Defense Date

2008

Document Type

Dissertation

Degree Name

Doctor of Philosophy

Department

Social Work, Ph.D.

First Advisor

Dr. Pamela J. Kovacs

Abstract

This research explored the social and psychological needs of caregivers of advanced cancer patients, and their subsequent bereavement adjustment. The study focuses exclusively on informal caregivers who provide assistance to patients receiving hospice care for end-stage cancer. Those individuals living furthest from the dying care recipient, the long distance caregivers, were of particular interest. This study used a prospective design to explore how a caregiver's geographic proximity impacted their social support and bereavement adjustment. A 2 x 3 repeated measures design was used to gather data from caregivers before a patient's death (using a pre-death questionnaire) as well as after the death (by post-death questionnaire). This design allowed for an examination of differences between three groups of caregivers over time: long distance caregivers (who live an hour or more from the care recipient), proximate caregivers (who live less than an hour away) and co-residing caregivers. One hundred and six (N = 106) caregivers were recruited to participate from Covenant Hospice, a large Gulf Coast-based palliative care organization. Validated instruments were used to measure levels of social support and bereavement adjustment. A repeated measures MANCOVA procedure explored the impact of geographic proximity on measures of social support and adjustment. Results did not support the proposed multivariate model. However, quality of dying (as measured by the QOD-Hospice) was identified as an influential between-groups covariate within the model. Further exploration of the QOD-Hospice revealed a negative correlation with levels of emotional grief, and positive correlations with length of stay in hospice, and pre-loss and post-loss levels of social support. Overall results seem to suggest that timely referrals to hospice, improvements in care for the dying, and increased attention to quality of dying, may have a beneficial impact for survivors during bereavement. Furthermore, findings from this study suggest that the quality of a person's final days may play an important role in how the surviving caregivers adjust to the loss. Not only can high quality end-of-life care benefit dying patients, but it may also facilitate bereavement adjustment for those who participated in their care network. However, findings were limited and further investigation of these relationships is warranted.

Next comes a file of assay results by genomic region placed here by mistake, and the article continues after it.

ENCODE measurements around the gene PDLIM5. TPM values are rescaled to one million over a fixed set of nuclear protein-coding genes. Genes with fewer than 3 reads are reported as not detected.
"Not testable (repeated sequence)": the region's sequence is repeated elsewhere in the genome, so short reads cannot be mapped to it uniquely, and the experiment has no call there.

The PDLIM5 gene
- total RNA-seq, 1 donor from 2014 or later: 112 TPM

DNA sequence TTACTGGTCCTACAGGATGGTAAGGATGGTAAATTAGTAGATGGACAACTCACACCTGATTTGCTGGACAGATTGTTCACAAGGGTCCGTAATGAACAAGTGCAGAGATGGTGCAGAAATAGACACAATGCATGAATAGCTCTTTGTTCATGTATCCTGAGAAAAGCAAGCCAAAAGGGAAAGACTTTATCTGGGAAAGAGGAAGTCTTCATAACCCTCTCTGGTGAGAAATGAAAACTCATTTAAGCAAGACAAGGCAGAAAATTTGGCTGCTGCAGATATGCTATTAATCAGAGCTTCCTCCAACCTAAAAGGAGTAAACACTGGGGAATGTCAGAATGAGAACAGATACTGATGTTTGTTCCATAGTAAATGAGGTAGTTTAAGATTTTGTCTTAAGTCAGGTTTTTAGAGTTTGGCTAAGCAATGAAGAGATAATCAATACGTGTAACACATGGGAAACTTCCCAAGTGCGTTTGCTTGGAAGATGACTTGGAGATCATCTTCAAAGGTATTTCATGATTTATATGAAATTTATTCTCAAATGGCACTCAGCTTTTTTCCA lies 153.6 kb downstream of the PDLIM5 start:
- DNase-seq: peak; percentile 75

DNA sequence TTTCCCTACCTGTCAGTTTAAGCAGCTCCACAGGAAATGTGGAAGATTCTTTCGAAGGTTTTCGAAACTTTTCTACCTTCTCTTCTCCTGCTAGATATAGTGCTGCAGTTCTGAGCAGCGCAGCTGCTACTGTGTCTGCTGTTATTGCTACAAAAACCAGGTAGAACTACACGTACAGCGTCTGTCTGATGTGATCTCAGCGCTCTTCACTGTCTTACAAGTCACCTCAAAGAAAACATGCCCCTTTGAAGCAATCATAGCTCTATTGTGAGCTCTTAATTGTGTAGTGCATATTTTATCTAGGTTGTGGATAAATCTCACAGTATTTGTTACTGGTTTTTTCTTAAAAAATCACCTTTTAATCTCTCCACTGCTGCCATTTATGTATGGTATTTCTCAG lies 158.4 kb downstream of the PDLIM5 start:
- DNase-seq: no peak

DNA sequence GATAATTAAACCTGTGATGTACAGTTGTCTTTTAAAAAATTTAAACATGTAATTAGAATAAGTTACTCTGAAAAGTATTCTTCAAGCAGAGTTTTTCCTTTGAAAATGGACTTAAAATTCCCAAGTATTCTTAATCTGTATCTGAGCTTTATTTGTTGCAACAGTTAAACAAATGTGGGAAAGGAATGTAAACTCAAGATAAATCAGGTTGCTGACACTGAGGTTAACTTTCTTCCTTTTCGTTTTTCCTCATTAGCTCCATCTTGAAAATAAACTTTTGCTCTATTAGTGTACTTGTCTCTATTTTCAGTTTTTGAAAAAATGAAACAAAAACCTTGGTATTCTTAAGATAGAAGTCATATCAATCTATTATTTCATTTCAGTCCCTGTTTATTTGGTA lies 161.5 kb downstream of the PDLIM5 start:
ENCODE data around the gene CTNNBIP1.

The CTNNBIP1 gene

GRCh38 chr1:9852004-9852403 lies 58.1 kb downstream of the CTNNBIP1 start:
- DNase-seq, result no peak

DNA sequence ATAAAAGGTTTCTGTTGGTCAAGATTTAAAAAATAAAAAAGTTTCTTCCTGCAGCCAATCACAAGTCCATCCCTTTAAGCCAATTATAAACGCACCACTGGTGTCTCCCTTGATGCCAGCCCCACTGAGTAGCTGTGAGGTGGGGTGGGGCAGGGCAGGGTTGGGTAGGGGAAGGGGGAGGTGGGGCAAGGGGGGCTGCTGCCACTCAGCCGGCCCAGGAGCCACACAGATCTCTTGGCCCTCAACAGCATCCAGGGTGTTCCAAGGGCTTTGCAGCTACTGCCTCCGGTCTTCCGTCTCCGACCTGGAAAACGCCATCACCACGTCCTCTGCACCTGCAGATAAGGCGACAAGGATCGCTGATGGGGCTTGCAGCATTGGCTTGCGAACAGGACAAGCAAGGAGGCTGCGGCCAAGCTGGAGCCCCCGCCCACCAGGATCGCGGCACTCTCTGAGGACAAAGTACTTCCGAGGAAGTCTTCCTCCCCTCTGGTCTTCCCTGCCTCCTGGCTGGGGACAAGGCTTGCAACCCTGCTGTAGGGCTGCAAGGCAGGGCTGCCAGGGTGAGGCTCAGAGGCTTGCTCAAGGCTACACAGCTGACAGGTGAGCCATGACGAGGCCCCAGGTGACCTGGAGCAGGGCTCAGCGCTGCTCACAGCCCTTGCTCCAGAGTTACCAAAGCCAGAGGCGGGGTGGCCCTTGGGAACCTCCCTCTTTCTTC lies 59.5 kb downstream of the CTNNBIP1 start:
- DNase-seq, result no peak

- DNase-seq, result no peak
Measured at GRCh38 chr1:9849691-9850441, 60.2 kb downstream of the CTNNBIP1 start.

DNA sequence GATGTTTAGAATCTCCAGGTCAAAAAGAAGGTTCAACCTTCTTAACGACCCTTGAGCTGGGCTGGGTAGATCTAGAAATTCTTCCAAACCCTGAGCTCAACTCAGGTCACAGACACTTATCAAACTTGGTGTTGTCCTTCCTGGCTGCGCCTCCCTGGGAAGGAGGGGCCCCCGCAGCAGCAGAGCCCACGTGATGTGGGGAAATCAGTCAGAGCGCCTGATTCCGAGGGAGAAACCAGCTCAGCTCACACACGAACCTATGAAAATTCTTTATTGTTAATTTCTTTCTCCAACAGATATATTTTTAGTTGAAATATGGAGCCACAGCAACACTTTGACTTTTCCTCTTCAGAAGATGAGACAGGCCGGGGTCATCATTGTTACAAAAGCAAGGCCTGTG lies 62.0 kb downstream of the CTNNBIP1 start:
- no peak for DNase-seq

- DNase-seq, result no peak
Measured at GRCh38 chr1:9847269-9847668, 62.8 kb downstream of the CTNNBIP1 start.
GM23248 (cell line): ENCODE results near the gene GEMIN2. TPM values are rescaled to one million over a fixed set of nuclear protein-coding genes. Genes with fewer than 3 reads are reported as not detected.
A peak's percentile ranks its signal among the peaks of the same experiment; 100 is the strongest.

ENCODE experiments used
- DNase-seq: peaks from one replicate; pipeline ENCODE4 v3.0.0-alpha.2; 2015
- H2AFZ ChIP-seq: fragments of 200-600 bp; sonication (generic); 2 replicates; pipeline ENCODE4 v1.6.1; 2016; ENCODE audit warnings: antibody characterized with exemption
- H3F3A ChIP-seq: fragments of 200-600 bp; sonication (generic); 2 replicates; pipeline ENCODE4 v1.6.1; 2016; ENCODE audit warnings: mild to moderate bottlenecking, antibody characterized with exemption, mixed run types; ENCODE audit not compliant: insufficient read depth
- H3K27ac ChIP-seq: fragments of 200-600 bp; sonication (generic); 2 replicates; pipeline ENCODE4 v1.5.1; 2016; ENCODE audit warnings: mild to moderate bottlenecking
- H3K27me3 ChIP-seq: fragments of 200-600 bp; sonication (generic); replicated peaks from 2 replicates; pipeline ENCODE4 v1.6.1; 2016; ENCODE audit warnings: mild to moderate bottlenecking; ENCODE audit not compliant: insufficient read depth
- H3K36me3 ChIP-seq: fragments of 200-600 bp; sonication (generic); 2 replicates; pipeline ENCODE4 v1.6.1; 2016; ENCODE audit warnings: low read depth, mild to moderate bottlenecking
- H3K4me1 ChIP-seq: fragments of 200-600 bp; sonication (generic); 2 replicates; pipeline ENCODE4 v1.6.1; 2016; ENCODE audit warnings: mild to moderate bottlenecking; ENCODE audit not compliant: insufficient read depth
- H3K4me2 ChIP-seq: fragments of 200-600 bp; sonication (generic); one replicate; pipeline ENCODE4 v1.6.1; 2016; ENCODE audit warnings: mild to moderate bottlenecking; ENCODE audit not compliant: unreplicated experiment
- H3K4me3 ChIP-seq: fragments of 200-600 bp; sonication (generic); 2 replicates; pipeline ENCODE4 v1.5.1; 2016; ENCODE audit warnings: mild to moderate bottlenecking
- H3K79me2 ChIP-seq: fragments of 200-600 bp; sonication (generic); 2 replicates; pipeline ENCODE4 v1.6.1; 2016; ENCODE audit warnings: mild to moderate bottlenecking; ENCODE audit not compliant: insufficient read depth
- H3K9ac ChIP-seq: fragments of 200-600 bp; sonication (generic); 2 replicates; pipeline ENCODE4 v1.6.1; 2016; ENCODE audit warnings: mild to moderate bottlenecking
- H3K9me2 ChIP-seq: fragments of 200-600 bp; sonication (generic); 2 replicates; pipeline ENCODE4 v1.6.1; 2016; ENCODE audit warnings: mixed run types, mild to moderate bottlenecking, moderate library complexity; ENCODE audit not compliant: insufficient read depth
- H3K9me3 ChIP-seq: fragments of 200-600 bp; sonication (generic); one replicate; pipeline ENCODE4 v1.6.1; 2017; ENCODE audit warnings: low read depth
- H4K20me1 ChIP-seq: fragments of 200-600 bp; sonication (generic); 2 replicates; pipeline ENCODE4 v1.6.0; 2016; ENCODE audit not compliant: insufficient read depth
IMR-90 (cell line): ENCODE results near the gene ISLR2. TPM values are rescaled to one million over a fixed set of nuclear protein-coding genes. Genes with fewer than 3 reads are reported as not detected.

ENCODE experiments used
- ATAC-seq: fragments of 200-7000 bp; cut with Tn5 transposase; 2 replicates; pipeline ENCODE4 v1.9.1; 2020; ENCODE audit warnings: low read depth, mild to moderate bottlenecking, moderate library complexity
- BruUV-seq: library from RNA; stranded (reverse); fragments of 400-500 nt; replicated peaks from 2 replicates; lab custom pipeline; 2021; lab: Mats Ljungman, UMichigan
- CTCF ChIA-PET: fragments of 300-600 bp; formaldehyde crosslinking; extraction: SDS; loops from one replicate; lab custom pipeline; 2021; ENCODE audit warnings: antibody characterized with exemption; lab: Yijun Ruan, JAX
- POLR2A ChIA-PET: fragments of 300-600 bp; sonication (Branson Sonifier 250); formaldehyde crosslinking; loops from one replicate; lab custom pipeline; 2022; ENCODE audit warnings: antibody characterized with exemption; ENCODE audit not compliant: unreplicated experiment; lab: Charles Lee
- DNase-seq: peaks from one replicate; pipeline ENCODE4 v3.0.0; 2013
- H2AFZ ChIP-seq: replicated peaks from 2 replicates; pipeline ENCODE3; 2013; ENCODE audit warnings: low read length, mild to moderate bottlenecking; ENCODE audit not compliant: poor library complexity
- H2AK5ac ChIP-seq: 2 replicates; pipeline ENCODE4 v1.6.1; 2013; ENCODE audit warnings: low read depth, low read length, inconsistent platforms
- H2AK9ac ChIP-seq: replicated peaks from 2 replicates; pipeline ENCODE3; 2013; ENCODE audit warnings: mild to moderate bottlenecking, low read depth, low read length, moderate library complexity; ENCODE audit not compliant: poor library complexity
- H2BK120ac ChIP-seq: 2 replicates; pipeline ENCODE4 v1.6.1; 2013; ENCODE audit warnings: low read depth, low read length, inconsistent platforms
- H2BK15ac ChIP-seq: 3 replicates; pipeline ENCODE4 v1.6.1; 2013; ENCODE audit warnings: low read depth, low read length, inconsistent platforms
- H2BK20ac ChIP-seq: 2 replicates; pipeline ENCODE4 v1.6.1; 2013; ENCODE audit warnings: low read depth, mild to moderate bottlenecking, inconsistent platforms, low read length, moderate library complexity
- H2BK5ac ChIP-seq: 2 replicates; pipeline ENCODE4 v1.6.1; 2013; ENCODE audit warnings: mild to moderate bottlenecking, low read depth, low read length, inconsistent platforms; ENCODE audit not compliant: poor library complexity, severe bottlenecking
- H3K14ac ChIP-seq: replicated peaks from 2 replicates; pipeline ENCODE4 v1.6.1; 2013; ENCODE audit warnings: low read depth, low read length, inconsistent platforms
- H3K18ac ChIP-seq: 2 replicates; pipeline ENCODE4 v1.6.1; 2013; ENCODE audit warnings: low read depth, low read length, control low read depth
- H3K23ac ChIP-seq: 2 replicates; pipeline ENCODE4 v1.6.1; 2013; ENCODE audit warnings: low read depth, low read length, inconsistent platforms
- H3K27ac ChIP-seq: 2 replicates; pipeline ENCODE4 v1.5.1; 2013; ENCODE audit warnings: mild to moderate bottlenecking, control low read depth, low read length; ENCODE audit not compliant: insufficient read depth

Rights

© The Author

Is Part Of

VCU University Archives

Is Part Of

VCU Theses and Dissertations

Date of Submission

June 2008

Included in

Social Work Commons

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